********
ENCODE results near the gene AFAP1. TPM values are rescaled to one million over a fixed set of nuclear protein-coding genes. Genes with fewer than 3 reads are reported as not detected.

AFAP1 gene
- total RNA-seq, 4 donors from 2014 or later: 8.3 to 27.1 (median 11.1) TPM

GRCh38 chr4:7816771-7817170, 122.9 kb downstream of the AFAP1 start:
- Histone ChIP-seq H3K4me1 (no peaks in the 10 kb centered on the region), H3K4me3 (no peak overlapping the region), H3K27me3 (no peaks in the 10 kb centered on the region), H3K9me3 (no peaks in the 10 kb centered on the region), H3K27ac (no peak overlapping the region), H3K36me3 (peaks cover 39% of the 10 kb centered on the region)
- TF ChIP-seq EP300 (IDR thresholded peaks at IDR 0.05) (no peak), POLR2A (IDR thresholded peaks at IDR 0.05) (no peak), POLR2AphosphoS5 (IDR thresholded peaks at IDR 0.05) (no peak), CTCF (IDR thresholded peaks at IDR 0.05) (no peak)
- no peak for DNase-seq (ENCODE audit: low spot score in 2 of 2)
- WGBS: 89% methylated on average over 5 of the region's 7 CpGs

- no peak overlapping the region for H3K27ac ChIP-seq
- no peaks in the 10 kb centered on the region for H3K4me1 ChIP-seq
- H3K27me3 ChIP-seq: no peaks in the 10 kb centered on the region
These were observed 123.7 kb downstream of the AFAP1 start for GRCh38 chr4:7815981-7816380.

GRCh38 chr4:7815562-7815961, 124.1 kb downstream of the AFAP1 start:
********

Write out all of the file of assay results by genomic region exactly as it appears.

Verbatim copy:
ENCODE results near the gene AFAP1. TPM values are rescaled to one million over a fixed set of nuclear protein-coding genes. Genes with fewer than 3 reads are reported as not detected.

AFAP1 gene
- total RNA-seq, 4 donors from 2014 or later: 8.3 to 27.1 (median 11.1) TPM

GRCh38 chr4:7816771-7817170, 122.9 kb downstream of the AFAP1 start:
- Histone ChIP-seq H3K4me1 (no peaks in the 10 kb centered on the region), H3K4me3 (no peak overlapping the region), H3K27me3 (no peaks in the 10 kb centered on the region), H3K9me3 (no peaks in the 10 kb centered on the region), H3K27ac (no peak overlapping the region), H3K36me3 (peaks cover 39% of the 10 kb centered on the region)
- TF ChIP-seq EP300 (IDR thresholded peaks at IDR 0.05) (no peak), POLR2A (IDR thresholded peaks at IDR 0.05) (no peak), POLR2AphosphoS5 (IDR thresholded peaks at IDR 0.05) (no peak), CTCF (IDR thresholded peaks at IDR 0.05) (no peak)
- no peak for DNase-seq (ENCODE audit: low spot score in 2 of 2)
- WGBS: 89% methylated on average over 5 of the region's 7 CpGs

- no peak overlapping the region for H3K27ac ChIP-seq
- no peaks in the 10 kb centered on the region for H3K4me1 ChIP-seq
- H3K27me3 ChIP-seq: no peaks in the 10 kb centered on the region
These were observed 123.7 kb downstream of the AFAP1 start for GRCh38 chr4:7815981-7816380.

GRCh38 chr4:7815562-7815961, 124.1 kb downstream of the AFAP1 start: